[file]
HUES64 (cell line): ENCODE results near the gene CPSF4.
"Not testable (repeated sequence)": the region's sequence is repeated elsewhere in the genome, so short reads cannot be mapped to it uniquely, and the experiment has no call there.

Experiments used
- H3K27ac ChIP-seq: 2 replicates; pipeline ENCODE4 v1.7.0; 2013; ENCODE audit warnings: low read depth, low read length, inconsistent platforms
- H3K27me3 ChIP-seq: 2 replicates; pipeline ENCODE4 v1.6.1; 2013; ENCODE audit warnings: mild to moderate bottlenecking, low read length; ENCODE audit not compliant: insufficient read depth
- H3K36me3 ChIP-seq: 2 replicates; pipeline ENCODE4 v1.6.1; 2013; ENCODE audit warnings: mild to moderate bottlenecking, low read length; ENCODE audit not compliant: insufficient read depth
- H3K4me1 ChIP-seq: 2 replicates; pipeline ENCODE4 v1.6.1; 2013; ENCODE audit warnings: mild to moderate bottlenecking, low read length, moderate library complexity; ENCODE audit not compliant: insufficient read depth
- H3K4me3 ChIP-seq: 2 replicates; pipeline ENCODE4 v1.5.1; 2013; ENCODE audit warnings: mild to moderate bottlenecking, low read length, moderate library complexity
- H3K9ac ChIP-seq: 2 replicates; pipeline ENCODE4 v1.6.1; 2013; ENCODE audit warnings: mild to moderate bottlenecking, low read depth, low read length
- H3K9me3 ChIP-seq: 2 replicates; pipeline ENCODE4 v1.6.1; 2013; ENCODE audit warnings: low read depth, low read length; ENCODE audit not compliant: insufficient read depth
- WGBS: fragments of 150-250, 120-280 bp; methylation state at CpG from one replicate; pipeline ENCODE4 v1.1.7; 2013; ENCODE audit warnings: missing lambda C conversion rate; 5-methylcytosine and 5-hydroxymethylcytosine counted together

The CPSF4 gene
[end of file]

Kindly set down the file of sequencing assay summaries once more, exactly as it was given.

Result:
HUES64 (cell line): ENCODE results near the gene CPSF4.
"Not testable (repeated sequence)": the region's sequence is repeated elsewhere in the genome, so short reads cannot be mapped to it uniquely, and the experiment has no call there.

Experiments used
- H3K27ac ChIP-seq: 2 replicates; pipeline ENCODE4 v1.7.0; 2013; ENCODE audit warnings: low read depth, low read length, inconsistent platforms
- H3K27me3 ChIP-seq: 2 replicates; pipeline ENCODE4 v1.6.1; 2013; ENCODE audit warnings: mild to moderate bottlenecking, low read length; ENCODE audit not compliant: insufficient read depth
- H3K36me3 ChIP-seq: 2 replicates; pipeline ENCODE4 v1.6.1; 2013; ENCODE audit warnings: mild to moderate bottlenecking, low read length; ENCODE audit not compliant: insufficient read depth
- H3K4me1 ChIP-seq: 2 replicates; pipeline ENCODE4 v1.6.1; 2013; ENCODE audit warnings: mild to moderate bottlenecking, low read length, moderate library complexity; ENCODE audit not compliant: insufficient read depth
- H3K4me3 ChIP-seq: 2 replicates; pipeline ENCODE4 v1.5.1; 2013; ENCODE audit warnings: mild to moderate bottlenecking, low read length, moderate library complexity
- H3K9ac ChIP-seq: 2 replicates; pipeline ENCODE4 v1.6.1; 2013; ENCODE audit warnings: mild to moderate bottlenecking, low read depth, low read length
- H3K9me3 ChIP-seq: 2 replicates; pipeline ENCODE4 v1.6.1; 2013; ENCODE audit warnings: low read depth, low read length; ENCODE audit not compliant: insufficient read depth
- WGBS: fragments of 150-250, 120-280 bp; methylation state at CpG from one replicate; pipeline ENCODE4 v1.1.7; 2013; ENCODE audit warnings: missing lambda C conversion rate; 5-methylcytosine and 5-hydroxymethylcytosine counted together

The CPSF4 gene